The last few days I’ve managed to get a little bit of creative juice flowing, and perhaps soon I’ll be ready to write that retrospective on the last fifty years. April 2th (rhymes with ‘tooth’) has come and gone, but still deserves some observation. In the meantime I’ve got The Monster Within, which by God I’m going to see in book form this year if I have to publish it myself.

Next week I might be ready for human interaction again, so those I’ve been ignoring should be hearing from me soon. Thanks for your patience!

Parking Postits

I’d like to have a set of post-it-style notes printed up, with a variety of messages for a variety of parking situations. Some of the messages might include:

  • By what definition could this vehicle possibly be considered a compact?
  • This is a nice car! It would be a shame if it was damaged because you never learned to park. Just sayin’.
  • One slot per car, asshole.
  • I don’t care if the Amazon Kindle team is packed into way too small a space. That doesn’t mean you can use our parking garage.

The last one is fairly specific; and honestly if I were in charge I’d cut a deal with Amazon and lease them bottom level of our garage. The others, though, I think you can appreciate.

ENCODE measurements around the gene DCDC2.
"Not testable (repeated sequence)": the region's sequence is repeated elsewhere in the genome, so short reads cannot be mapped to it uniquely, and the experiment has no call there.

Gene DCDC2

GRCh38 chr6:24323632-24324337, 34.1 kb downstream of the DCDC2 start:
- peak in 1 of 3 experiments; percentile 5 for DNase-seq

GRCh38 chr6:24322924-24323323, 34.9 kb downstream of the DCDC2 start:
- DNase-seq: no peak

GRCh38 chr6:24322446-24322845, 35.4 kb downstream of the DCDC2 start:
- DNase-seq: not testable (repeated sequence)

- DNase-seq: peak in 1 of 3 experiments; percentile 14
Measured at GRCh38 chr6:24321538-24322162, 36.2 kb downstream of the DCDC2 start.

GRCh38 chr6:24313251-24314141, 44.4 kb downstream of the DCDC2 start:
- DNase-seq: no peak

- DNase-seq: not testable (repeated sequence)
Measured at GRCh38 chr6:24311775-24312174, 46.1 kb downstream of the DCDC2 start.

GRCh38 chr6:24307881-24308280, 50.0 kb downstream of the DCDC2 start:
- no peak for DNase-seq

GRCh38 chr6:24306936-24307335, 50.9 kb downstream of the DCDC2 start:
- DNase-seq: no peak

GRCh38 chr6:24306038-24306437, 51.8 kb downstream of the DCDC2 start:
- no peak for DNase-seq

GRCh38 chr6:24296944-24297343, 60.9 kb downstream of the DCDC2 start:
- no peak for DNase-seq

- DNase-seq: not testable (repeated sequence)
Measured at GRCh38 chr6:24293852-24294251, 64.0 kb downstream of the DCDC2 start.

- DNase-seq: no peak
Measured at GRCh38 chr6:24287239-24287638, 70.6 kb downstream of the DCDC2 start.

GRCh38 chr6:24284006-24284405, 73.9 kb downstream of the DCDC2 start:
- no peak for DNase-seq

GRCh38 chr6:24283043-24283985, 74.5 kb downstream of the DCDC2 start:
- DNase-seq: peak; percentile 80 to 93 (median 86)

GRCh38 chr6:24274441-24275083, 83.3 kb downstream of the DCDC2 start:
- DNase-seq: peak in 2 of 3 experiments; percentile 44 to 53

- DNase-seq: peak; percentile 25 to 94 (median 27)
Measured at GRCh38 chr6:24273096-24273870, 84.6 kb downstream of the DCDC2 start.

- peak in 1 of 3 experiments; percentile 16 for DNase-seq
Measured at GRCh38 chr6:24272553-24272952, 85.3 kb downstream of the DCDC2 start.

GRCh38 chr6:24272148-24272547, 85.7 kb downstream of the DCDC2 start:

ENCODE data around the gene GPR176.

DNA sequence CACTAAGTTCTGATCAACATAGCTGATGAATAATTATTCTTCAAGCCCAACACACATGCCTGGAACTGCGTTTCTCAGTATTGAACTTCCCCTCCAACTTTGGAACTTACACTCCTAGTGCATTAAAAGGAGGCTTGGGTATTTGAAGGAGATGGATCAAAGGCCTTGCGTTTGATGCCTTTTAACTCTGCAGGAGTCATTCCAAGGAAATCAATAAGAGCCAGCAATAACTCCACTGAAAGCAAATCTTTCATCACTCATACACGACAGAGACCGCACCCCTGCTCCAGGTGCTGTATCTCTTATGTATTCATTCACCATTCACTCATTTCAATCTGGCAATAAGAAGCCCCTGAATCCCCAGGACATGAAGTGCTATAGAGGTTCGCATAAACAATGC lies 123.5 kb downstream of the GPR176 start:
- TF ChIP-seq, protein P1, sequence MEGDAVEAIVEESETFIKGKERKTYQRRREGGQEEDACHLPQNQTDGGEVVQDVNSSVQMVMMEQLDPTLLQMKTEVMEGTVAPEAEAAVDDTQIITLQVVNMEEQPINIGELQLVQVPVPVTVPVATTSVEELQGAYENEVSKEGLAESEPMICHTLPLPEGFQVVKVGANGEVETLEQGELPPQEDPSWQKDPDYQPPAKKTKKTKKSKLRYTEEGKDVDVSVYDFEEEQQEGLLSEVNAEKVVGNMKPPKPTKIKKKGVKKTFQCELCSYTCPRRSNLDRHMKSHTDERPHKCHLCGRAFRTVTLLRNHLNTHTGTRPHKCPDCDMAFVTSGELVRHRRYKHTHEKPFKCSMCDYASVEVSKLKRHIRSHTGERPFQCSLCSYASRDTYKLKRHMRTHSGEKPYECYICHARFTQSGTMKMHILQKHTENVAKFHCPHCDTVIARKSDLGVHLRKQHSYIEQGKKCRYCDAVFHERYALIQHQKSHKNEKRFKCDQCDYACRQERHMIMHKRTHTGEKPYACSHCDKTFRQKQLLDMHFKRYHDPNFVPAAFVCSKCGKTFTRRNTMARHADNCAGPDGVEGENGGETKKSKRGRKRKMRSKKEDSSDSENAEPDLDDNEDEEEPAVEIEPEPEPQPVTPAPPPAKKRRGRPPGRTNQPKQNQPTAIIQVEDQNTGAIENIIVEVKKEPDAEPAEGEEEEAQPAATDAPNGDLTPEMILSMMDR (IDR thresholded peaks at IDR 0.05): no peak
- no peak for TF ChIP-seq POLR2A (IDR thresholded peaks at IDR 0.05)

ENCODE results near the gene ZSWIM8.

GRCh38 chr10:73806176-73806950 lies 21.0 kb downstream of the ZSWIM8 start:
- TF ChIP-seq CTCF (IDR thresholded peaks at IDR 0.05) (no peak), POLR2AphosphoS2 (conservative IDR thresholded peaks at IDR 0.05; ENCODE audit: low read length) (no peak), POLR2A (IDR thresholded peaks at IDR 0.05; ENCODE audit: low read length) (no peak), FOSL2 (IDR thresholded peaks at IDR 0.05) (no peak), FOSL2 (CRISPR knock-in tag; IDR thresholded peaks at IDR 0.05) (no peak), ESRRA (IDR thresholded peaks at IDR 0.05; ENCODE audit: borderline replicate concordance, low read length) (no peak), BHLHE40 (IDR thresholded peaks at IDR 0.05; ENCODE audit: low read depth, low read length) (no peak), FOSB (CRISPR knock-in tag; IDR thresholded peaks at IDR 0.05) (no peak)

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It’s Beer-Blogging Thursday, Dammit!

I try to set aside an evening each week to go to a bar, relax, and write up a couple of blog episodes. Thing is, I’ve been completely crushed at work (it’s the end of the fiscal year, and I work in the finance department). Finding time to sleep has been a challenge for a couple of stretches lately.

Yesterday my team released not one, but two software tools. A big day! One of those tools is perennially caught in the confusion of fiscal-year shifts, and so today was about last-minute fixes.

Still, I got out of work at a reasonable time, and drove through unreasonable traffic to reach one of my chosen beer-blogging havens. (They’re playing AmeriFootball on a Thursday. Huh.) Anyway, I carved out some space and set up the ol’ bloggin’ box… and proceeded to extend the custom-search feature in one of my work projects. It’s an elegant solution to a problem that had been haunting me, so it’s by no means time wasted.